Homeowner Liability Swimming Pool Safety Checklist for Your Home

We’ve got some record breaking temperatures and hours of sun this summer in BC, and households with swimming pools are quickly becoming hot spots themselves. Friends and family members are coming out of the woodwork and neighborhood kids are joining in to make your backyard look more like the local community center. And while it can be a blast to serve as the host to this summertime fun, it also increases your liability risk.

Household swimming pools are major safety hazards when the appropriate measures aren’t taken. Statistics on the matter read quite tragically, as 24% of drowning deaths in BC occur in swimming pools with infants and toddlers being the primary victims.

Before your household and guests take another step towards your pool this season, be sure to dive into the checklist below to keep everyone safe.

7 Insurance and Liability Safety Tips for Residential Swimming Pools

1. Have a “Lifeguard on Duty” at All Times

As the homeowner you are responsible for the safety of those on your property, and this responsibility is accentuated when there are children and/or youth in and around the pool. That means if anyone aged between 1-18 (the age of majority in British Columbia is 19) is enjoying the pool, a responsible adult that is proficient in swimming, has first-aid training, and is of sound mind (i.e. has not consumed alcohol) should be on premises at all times. If there are small children on site and/or in the water, they should not be left unattended at any point in time, which means you need another responsible adult as back up if you intend upon taking a bathroom break and so forth.

2. Have Appropriate Pool Safety Equipment

Your home pool safety checklist should include a list of safety equipment which includes all of the following:

  • Personal flotation devices – For young children and weak swimmers.
  • Shepherd’s hook
  • Throw ropes with ring buoys
  • Safety signage – Post signs to remind participants not to run, jump, or dive as appropriate. In addition, have “Slippery When Wet” cones for the deck.
  • Non-penetrating pool cover – For when not in use.
  • First aid kit
  • Poolside waterproof phone w/list of emergency phone numbers

3. Additional Safety Installations for Small Children

In addition to the required items, you may also want to consider modern pool safety installations when small children frequent the pool area. These include the following:

  • Pool alarm –  Alerts you if an object weighing 15 lbs or more falls into the pool or if there is an unwanted entry.
  • Alarmed pool enclosure – Fences or gates to block access to pool unless unlocked and opened by a responsible party.

4. Abide by Pool & Hot Tub Council of Canada Guidelines

The contractor who installed your residential pool should have abided by Pool & Hot Tub Council of Canada (PHTCC) guidelines regarding swimming pool construction. But should have won’t play as well in a liability lawsuit, which is why you will want to verify adherence to PHTCC guidelines with the contractor who performed the installation. If they are unknown, you will want to have a professional pool installer perform an updated inspection. The Council has provided a wealth of FREE resources on the matter, with documents addressing relevant safety items such as suction entrapment avoidance provisions and more. The Pool Council of Canada has also outlined pool construction guidelines for you and your installer to reference. Adherence to these guidelines will not just help ensure the safety of everyone who enters your pool, it will further reduce your liability risk.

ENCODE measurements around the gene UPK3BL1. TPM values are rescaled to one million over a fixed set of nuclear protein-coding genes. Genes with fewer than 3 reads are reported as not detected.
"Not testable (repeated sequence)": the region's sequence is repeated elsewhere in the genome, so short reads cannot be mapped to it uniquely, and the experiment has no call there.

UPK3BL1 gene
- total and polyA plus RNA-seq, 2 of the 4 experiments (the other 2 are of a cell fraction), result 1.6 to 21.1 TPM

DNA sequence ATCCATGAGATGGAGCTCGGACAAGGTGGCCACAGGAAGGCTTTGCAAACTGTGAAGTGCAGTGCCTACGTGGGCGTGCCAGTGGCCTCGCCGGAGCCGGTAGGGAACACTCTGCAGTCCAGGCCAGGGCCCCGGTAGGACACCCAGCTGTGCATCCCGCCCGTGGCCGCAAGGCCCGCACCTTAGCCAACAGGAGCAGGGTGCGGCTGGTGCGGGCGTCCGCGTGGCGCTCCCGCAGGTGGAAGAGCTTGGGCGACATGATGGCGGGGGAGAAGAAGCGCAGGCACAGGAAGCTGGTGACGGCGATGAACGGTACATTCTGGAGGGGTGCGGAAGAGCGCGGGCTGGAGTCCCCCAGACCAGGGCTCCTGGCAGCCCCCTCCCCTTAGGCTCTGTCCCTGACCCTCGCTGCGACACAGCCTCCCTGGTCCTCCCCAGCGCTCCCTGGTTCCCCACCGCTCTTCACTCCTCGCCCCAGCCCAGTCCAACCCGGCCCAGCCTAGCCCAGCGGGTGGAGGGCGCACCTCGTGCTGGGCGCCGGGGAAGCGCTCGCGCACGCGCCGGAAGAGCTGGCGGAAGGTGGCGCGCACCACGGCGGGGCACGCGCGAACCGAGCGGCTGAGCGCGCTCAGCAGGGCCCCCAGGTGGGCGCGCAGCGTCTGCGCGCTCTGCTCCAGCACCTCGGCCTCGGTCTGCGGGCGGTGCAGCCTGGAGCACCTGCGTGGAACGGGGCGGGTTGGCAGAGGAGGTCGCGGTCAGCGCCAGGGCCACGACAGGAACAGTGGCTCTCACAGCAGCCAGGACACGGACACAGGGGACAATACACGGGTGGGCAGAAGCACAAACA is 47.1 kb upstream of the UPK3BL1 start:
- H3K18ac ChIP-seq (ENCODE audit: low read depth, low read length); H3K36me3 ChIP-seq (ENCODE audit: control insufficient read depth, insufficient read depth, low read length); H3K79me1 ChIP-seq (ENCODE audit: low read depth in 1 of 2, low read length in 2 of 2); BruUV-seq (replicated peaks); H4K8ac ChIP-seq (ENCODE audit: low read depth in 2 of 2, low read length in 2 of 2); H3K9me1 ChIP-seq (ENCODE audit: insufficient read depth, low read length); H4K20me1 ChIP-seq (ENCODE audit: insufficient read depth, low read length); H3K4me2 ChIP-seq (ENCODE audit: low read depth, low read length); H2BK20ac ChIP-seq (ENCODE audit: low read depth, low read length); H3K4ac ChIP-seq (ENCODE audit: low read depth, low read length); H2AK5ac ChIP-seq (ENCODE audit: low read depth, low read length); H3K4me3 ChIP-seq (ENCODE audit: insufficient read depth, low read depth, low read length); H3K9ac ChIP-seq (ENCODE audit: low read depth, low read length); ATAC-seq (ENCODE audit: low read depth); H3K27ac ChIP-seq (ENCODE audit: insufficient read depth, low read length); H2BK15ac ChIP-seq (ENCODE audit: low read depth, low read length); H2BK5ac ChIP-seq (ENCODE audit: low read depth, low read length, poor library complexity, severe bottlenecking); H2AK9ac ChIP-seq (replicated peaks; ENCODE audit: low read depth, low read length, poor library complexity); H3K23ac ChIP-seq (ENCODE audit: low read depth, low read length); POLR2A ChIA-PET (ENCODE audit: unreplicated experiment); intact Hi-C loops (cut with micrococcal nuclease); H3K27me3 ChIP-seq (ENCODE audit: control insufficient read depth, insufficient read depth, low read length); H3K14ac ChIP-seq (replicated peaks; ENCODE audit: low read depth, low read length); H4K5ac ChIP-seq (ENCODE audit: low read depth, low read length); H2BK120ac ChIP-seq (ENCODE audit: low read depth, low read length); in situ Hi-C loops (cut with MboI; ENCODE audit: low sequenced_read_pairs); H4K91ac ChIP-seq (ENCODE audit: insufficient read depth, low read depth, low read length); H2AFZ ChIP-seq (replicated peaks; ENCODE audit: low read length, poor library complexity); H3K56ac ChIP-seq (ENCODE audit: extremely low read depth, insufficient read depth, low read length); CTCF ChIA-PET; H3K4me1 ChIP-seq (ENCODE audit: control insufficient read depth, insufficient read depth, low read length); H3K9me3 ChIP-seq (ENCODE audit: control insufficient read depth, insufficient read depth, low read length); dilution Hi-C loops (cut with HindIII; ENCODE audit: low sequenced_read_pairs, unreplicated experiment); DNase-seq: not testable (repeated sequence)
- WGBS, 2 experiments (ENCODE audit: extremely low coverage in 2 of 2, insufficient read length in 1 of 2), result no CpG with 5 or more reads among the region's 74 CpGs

5. Keep Area Free of Obstacles

The pool deck and surrounding area must be kept free of obstacles at all times so that anyone passing by does not trip and fall. Hazardous items can include pool toys, shoes/flip-flops, towels on the ground, and more. Even household pets playing or laying around the pool can cause guests to fall in so keep them away from the area when entertaining.

6. Receive Parental Consent

If your child’s friends are coming by to enjoy the pool, make sure that you receive consent from their parents. Ideally (from a legal liability perspective) you would have them sign a liability waiver, but this of course would not be realistic for most scenarios. At the very least, there should be verbal consent. That being said, if you are hosting a swimming party (for a birthday, etc.) and there will be children whose parents you don’t know in attendance, asking them to fill out a liability waiver is not so far fetched.

7. Add More Robust Personal Liability to Your Insurance Policy

When purchasing your homeowners insurance policy, it is essential that you inform your insurance broker of any pools/hot tubs etc. on the property, as an appropriate homeowners policy may cover you for some swimming pool liability concerns.  However,  you may also want to consider purchasing an umbrella personal liability insurance policy. It can cover large claims and/or expensive lawsuits that you, dependents (your own children) or even your pets may cause when guests frequent your swimming pool. With sky-rocketing personal injury and legal costs, it is wise to consider securing a policy that can protect you from the added liability risks inherent in pool ownership. Contact an independent broker at Park Insurance today to learn more. Have a great summer!